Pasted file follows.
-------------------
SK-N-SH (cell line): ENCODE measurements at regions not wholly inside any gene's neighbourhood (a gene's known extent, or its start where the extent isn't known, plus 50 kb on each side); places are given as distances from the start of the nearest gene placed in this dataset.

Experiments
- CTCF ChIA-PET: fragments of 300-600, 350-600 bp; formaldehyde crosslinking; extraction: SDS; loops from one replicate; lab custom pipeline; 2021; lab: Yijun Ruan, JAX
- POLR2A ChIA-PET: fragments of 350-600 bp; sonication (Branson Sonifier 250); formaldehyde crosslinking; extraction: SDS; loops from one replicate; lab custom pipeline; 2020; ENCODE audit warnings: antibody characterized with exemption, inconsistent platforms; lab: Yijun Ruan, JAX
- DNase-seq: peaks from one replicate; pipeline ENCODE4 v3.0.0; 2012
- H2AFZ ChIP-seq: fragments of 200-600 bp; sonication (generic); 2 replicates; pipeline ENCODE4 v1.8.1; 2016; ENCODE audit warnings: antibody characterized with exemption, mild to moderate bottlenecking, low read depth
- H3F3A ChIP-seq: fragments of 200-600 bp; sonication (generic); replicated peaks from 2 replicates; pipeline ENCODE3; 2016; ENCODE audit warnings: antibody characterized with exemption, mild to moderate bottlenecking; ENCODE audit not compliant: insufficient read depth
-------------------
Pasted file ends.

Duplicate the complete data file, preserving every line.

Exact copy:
SK-N-SH (cell line): ENCODE measurements at regions not wholly inside any gene's neighbourhood (a gene's known extent, or its start where the extent isn't known, plus 50 kb on each side); places are given as distances from the start of the nearest gene placed in this dataset.

Experiments
- CTCF ChIA-PET: fragments of 300-600, 350-600 bp; formaldehyde crosslinking; extraction: SDS; loops from one replicate; lab custom pipeline; 2021; lab: Yijun Ruan, JAX
- POLR2A ChIA-PET: fragments of 350-600 bp; sonication (Branson Sonifier 250); formaldehyde crosslinking; extraction: SDS; loops from one replicate; lab custom pipeline; 2020; ENCODE audit warnings: antibody characterized with exemption, inconsistent platforms; lab: Yijun Ruan, JAX
- DNase-seq: peaks from one replicate; pipeline ENCODE4 v3.0.0; 2012
- H2AFZ ChIP-seq: fragments of 200-600 bp; sonication (generic); 2 replicates; pipeline ENCODE4 v1.8.1; 2016; ENCODE audit warnings: antibody characterized with exemption, mild to moderate bottlenecking, low read depth
- H3F3A ChIP-seq: fragments of 200-600 bp; sonication (generic); replicated peaks from 2 replicates; pipeline ENCODE3; 2016; ENCODE audit warnings: antibody characterized with exemption, mild to moderate bottlenecking; ENCODE audit not compliant: insufficient read depth